LQD = the number of days per year with low flow (<10 ML/day), averaged over a 30-year period, LME = the maximum length of spells (in days per year) with low flow, averaged over a 30-year period, dmaxRef = maximum difference in drawdown under the baseline future or under the coal resource development pathway future relative to the reference period (1983 to 2012), tmaxRef = the year that the maximum difference in drawdown occurs, across all years. tmaxRef is negative if before the end of the relevant period or positive if after the end of the relevant period. The short-term period is 2013 to 2042 and the long-term period is 2073 to 2102, EventsR2.0 = the mean annual number of events with a peak daily flow exceeding the threshold (the peak daily flow in flood events with a return period of 2.0 years as defined from modelled baseline flow in the reference period (1983 to 2012)). This metric is designed to be approximately representative of the number of overbank flow events in future 30-year periods. Each hydrological response variable is typically reported as the maximum change due to additional coal resource development.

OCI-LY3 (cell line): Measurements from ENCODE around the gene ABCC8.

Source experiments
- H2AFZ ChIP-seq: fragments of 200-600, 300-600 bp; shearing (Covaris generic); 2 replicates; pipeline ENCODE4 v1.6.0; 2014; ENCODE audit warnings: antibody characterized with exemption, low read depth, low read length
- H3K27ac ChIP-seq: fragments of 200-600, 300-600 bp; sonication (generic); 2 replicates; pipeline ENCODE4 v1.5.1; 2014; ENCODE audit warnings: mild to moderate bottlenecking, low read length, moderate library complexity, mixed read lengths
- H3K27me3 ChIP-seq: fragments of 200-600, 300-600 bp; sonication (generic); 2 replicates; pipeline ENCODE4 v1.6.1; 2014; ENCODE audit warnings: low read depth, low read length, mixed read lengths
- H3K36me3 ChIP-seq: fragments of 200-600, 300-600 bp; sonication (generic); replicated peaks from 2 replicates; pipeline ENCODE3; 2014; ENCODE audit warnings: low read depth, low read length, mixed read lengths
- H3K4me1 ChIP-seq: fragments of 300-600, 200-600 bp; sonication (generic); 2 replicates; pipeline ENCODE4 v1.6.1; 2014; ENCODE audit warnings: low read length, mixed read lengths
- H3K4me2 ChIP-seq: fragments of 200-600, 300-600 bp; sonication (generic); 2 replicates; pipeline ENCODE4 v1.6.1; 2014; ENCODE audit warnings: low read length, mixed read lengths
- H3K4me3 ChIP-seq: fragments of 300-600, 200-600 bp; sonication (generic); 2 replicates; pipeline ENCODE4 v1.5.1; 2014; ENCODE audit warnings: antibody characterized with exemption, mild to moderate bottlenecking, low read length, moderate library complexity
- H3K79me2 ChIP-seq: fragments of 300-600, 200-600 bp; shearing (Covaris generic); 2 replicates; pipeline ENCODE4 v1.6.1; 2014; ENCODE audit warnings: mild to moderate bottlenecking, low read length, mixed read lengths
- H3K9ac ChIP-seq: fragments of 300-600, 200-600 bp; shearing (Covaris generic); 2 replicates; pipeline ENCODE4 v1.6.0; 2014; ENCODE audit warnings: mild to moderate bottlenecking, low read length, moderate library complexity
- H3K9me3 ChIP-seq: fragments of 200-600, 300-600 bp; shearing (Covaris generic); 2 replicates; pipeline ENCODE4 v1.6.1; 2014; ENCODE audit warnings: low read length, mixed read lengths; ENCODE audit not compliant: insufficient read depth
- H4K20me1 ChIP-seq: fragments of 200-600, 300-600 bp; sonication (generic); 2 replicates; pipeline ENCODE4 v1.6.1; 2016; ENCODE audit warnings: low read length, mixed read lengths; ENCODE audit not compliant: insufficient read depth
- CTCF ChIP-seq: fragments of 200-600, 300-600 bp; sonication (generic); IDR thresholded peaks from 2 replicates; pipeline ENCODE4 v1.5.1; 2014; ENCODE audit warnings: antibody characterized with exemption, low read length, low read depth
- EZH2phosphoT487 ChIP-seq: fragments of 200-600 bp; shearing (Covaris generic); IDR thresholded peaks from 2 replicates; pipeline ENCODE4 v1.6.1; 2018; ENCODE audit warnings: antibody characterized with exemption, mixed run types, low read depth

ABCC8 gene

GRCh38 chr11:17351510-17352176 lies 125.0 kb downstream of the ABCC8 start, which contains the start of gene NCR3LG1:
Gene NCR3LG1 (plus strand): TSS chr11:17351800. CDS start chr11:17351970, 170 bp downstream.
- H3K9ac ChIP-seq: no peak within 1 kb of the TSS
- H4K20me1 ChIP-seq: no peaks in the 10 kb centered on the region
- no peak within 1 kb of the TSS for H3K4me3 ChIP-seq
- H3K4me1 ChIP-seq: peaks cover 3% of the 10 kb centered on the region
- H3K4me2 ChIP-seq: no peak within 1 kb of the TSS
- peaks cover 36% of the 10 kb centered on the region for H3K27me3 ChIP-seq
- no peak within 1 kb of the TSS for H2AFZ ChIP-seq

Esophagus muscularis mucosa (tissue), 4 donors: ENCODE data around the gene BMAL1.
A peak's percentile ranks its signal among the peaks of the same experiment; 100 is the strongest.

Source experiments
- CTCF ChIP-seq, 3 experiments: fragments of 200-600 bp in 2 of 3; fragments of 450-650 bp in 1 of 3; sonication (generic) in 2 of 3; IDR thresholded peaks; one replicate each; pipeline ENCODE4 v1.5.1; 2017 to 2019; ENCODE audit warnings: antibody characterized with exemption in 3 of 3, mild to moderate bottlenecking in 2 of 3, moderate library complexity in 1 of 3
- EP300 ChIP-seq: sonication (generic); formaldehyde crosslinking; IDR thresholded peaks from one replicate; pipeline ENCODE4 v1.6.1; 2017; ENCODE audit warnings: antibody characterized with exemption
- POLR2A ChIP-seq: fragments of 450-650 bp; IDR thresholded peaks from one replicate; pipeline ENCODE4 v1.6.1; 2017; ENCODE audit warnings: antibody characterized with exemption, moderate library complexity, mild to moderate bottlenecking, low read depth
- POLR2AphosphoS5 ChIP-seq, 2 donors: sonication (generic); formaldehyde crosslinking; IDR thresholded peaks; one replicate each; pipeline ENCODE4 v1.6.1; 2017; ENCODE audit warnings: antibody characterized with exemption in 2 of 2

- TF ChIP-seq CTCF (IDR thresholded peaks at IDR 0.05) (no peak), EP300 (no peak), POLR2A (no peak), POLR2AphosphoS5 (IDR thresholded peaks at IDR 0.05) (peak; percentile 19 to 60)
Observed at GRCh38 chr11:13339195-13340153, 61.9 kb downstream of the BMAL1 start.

Potential impacts as determined from this BA are reported in Section 3.4 for landscape classes and Section 3.5 for assets. Given the large number of assets, the focus of Section 3.5 is on identifying those assets that are considered to be ‘more at risk of hydrological change’. These are the assets that overlap with areas in the zone of potential hydrological change that have at least a 50% chance of a hydrological change larger than the threshold hydrological response variable values used to define the zone. Local information is necessary to improve upon the regional-scale risk predictions made by this BA at any given site.
In addition to the analysis presented in this product, impact profiles for landscape classes and assets are available at www.bioregionalassessments.gov.au. Each profile summarises the hydrological changes and potential impacts that pertain to that landscape class or asset, for example, an increase in groundwater in the ‘Floodplain terrestrial groundwater-dependent ecosystems’ landscape group in the zone of potential hydrological change. Users of the BA products can aggregate and consider potential impacts for their own scale of interest.